Look at this! Another blog, in less than… well, less time than usual. So less than six months. In fact I’ve decided to transition the blog to be more like it should be – shorter posts, more often, and more heavily decorated with Roo’s gorgeous photos (and my rather crappy weird ones).
So, the good news? Less to read. More prettiness. And the bad? Well, you’ll be swamped with updates from me, detailing every miniscule facet of my life abroad. I might even post once a week!
Did I say swamped? Inundated, then. Positively deluged! So, sorry about that. But apparently I’m supposed to be taking this thing more seriously than I am. I’m not going to of course, but if I did it wouldn’t really be me, would it?
So, what’s on my mind today?
It’s fate. Because I think a lot about the road that has led me to be here, blogging from beside the pool in a hotel far too posh for me to afford in the western world. There is unlimited coffee refills with my free breakfast, and I’m planning on abusing that service until they cut me off.
Across the road, I’m watching Vietnamese workers in conical straw hats use medieval building techniques to construct what I assume will become another luxurious hotel. My laptop says it’s 39 degrees Celsius out there, and those guys are working hard. They’re displaying the kind of tenacity and ingenuity that makes me very glad to have been born in the UK – as I have neither.
According to those state-of-the-world type reports, I’m in the top 5% of the world’s super-wealthy – even though I own nothing more expensive than my rucksack full of stinky hiking gear and a laptop the size of a napkin. (Given to me by someone who is, by those same standards, definitely in the top 3%!).
I also feel lucky – and somewhat guilty – to have been born at this exact juncture in human history. Because with the level of technology we’ve developed thus far, I can do exactly what I want – which is travel cheaply, and still write via the internet. The world, with all her delights, is open and available to me – just before it falls apart at the seams. I can’t help but think: I may be the last generation to enjoy the planet in this form. With deforestation, over population, resource-depletion and global warming, it’s anyone’s guess as to what will be left for my children to travel around. So I do feel guilty. Not that that’s going to help overly much. But I try to do what I can, when I can, and to appreciate what we’ve all got while we’ve still got it.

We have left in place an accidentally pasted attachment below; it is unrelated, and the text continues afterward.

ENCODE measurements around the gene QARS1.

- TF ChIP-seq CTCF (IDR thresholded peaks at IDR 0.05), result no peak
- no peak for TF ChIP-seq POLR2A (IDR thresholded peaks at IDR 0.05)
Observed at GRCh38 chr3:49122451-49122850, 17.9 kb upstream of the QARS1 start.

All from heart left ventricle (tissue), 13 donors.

Like $2 cocktails… ;0)
Sorry, I just realized that this post was taking rather a down-note. And I’d planned on writing about all the adventurous activities I’ve been doing, like caving, climbing and canyoning. But you know what? That stuff can wait for the next one – in less than a week, I promise – and I’ll leave you now with a ridiculously trite message, and some photos:
An idiot once tried to explain to me the concept of ‘the more you do, the more you see, and the more you see, the more you want to do.’ Only she couldn’t quite grasp the idea, and just kept repeating “the more you see, the more you see, and the more you see, the more you see. You see? The more you see…” (No prize for guessing who came up with this nugget of wisdom. Let’s just say I was stuck in a boat with her at the time, and leave it at that…)
I think what I’ll try and share is part of my own personal philosophy – though I am, of course, the biggest idiot of them all, and hence no more reliable than she was.
“Do everything you can. Experience it all. Take full advantage of what you’ve got, while you’ve got it, because, well, why not? And then – if you can – give something back. To the environment that supports you, and to those less fortunate than you. Because you might not make an obvious difference right now – but you set a good example. And if everyone lived this way, sure as hell it would change a few things!”
Well, I did say it would be trite. I’m new to this whole ‘thinking’ thing. And I’m still not sure if I like it…
Right. Enough BS from me. Here’s the pics.